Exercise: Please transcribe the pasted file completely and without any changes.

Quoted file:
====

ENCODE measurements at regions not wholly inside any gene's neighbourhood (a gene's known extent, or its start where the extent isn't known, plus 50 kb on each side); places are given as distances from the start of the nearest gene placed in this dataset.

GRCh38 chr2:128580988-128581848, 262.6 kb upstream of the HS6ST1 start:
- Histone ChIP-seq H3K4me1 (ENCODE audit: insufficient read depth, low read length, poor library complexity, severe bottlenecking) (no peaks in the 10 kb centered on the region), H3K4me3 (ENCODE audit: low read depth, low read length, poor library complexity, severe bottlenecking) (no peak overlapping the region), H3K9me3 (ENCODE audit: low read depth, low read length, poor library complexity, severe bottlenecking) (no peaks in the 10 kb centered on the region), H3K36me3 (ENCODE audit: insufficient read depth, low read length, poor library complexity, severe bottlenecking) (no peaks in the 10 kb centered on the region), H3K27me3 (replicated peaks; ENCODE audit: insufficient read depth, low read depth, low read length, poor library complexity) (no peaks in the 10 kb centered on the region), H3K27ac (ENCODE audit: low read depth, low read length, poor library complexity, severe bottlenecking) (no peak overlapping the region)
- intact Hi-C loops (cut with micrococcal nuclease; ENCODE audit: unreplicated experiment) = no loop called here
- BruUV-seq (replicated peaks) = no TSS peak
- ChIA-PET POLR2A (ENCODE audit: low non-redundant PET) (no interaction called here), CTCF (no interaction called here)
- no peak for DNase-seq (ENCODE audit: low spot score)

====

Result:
ENCODE measurements at regions not wholly inside any gene's neighbourhood (a gene's known extent, or its start where the extent isn't known, plus 50 kb on each side); places are given as distances from the start of the nearest gene placed in this dataset.

GRCh38 chr2:128580988-128581848, 262.6 kb upstream of the HS6ST1 start:
- Histone ChIP-seq H3K4me1 (ENCODE audit: insufficient read depth, low read length, poor library complexity, severe bottlenecking) (no peaks in the 10 kb centered on the region), H3K4me3 (ENCODE audit: low read depth, low read length, poor library complexity, severe bottlenecking) (no peak overlapping the region), H3K9me3 (ENCODE audit: low read depth, low read length, poor library complexity, severe bottlenecking) (no peaks in the 10 kb centered on the region), H3K36me3 (ENCODE audit: insufficient read depth, low read length, poor library complexity, severe bottlenecking) (no peaks in the 10 kb centered on the region), H3K27me3 (replicated peaks; ENCODE audit: insufficient read depth, low read depth, low read length, poor library complexity) (no peaks in the 10 kb centered on the region), H3K27ac (ENCODE audit: low read depth, low read length, poor library complexity, severe bottlenecking) (no peak overlapping the region)
- intact Hi-C loops (cut with micrococcal nuclease; ENCODE audit: unreplicated experiment) = no loop called here
- BruUV-seq (replicated peaks) = no TSS peak
- ChIA-PET POLR2A (ENCODE audit: low non-redundant PET) (no interaction called here), CTCF (no interaction called here)
- no peak for DNase-seq (ENCODE audit: low spot score)